Unlike Strieff, here, the officers did not discover the arrest warrant between the unlawful stop and the discovery of the gun and the drugs.
Accordingly, since there was no intervening circumstance to cause a break between the police misconduct and the evidence recovered, we find that the second factor favors suppression of the evidence.
We reverse the court’s holding on this issue.
Based on the foregoing, we conclude that the trial court erred in denying respondent’s motion to quash arrest and suppress evidence obtained as a result of the illegal stop. Because the State cannot prevail on remand without the suppressed evidence, we reverse respondent’s adjudication of delinquency.
Acting Kooky In The Back Seat Is Going To Get You Ordered Out Of The Car.
Police roll up on a parked car and order everyone out; they find a gun.
Defendant was sentenced to 7 years for a gun.
3 officers are in an unmarked squad car when they notice the same Grand Marquis driving around the neighborhood. Eventually, the car pulls over. Defendant is in the back seat with another guy. The police talk to the driver window to window from the cars.
He asked the driver “what he was doing, [and] if he lived around there.” They did not box in the car.
The driver initially responded that he lived down the street; however, the driver admitted that he did not live down the street, but resided somewhere on the “other side of Pulaski.”
As he spoke to the driver of the Grand Marquis, Detective Amato was able to observe defendant, who was seated directly behind the driver in the rear of the vehicle. When the conversation began, defendant was “seated upright” with his torso visible to the officers.
As the conversation proceeded, however, defendant began “slouching down in the car.
He just kept on like steadily slouching down as the officers were talking to the driver. So his head was, you could only see like his head at one point in time.
That seemed suspicious.
The cops get out of their car.
As a detective stood by the driver’s side of the Grand Marquis, he observed defendant leaning away from him and toward the middle portion of the seat with his right forearm covering the waistband of his pants. Defendant’s right hand was actually under his shirt.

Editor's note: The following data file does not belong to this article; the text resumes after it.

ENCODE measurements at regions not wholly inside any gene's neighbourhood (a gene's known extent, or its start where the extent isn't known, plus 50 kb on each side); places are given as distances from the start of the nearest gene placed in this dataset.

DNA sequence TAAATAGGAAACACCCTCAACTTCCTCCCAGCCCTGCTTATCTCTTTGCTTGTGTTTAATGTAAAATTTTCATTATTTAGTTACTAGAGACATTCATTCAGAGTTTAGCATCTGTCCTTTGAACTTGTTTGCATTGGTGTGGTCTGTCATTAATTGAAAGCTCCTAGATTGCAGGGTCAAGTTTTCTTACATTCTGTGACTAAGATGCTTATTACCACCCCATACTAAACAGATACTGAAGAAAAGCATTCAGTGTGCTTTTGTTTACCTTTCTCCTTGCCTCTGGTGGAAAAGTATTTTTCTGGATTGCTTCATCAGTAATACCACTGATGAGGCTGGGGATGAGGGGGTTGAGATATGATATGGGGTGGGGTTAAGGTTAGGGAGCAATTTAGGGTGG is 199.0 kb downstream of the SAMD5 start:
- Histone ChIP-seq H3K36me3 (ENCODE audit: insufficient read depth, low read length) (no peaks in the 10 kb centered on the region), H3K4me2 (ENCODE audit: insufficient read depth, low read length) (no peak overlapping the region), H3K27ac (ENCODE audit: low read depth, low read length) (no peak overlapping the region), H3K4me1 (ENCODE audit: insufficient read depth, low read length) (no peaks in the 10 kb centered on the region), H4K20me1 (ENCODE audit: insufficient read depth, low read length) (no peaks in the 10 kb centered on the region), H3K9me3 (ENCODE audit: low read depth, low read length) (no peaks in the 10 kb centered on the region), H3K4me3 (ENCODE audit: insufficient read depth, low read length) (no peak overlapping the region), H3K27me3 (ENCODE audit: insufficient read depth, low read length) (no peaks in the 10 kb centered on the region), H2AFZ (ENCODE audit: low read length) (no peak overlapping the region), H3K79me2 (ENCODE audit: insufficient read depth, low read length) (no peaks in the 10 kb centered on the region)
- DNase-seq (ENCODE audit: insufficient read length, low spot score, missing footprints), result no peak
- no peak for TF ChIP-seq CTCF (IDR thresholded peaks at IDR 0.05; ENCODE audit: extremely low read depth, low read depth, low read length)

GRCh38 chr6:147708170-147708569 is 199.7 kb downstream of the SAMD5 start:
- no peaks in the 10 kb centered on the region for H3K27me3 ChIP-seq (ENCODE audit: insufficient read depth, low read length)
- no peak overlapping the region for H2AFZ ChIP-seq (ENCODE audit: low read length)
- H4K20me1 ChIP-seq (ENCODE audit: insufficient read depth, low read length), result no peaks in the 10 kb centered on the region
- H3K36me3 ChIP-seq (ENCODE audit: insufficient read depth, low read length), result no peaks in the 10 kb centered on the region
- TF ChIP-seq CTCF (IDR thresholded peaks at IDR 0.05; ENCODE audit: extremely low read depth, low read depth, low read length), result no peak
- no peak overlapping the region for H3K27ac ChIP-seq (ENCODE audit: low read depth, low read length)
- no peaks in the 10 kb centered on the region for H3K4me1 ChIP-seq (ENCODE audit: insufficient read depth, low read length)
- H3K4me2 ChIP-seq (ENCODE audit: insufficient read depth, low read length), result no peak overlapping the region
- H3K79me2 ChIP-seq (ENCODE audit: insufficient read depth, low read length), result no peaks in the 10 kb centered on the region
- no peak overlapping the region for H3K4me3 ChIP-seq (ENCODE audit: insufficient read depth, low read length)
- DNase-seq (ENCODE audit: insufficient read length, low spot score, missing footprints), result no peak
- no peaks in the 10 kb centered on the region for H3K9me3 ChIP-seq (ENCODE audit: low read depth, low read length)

The detective again found defendant’s behavior to be “suspicious,” and as a result, he asked to see defendant’s hands.
Initially, defendant only raised his left hand into the air and continued positioning his right arm and hand along his waistband. He then started showing his right hand, while still attempting to use his right forearm to shield the waistband of his pants.
Based on his observations of defendant’s behavior, the detective believed that defendant had a weapon on him and ordered all three occupants of the Grand Marquis to exit the vehicle. As defendant was exiting the vehicle, he still had his arm over his waistband.
After he completely extricated himself from the car, however, he then immediately turned around and he bent his entire body over the rear of the car. In response, the Sergeant grabbed defendant by his arms and stood him upright.
When he did so, a handgun dislodged from defendant’s waistband and fell to the ground. The detective immediately recovered the gun, which was loaded, and defendant was then placed into custody.
After the police recovered defendant’s weapon, defendant “spontaneously” explained that he had just discovered the gun in a garbage can and asked the officers to “give [him] a break.” At the police station defendant admitted that he “was holding the gun for S.D.’s from 59th Street.”
Defendant and the two other occupants of the Grand Marquis were not acting aggressively toward the officers before they were ordered out of the vehicle.
Courts evaluating the nature and propriety of police-citizen encounters have grouped those interactions into three tiers:
(1) an arrest or detention of an individual supported by
(2) brief investigative stops, commonly referred to as “Terry stops,” supported by a reasonable, articulable suspicion of criminal activity; and
(3) consensual encounters involving neither coercion nor detention and do not implicate the fourth amendment.
See People v. Luedemann, 222 Ill. 2d 530, 544 (2006); People v. Smith, 2016 IL App (3d) 140648, ¶ 28.
For purposes of fourth amendment analysis, a person is considered seized when a law enforcement officer, by means of physical force or show of authority, has in some way restrained the liberty of a citizen.
More specifically, the relevant inquiry to determine whether an individual seated in a parked vehicle has been seized is whether a reasonable person in the defendant’s position would have believed that he was free to decline the officer’s requests or otherwise terminate the encounter.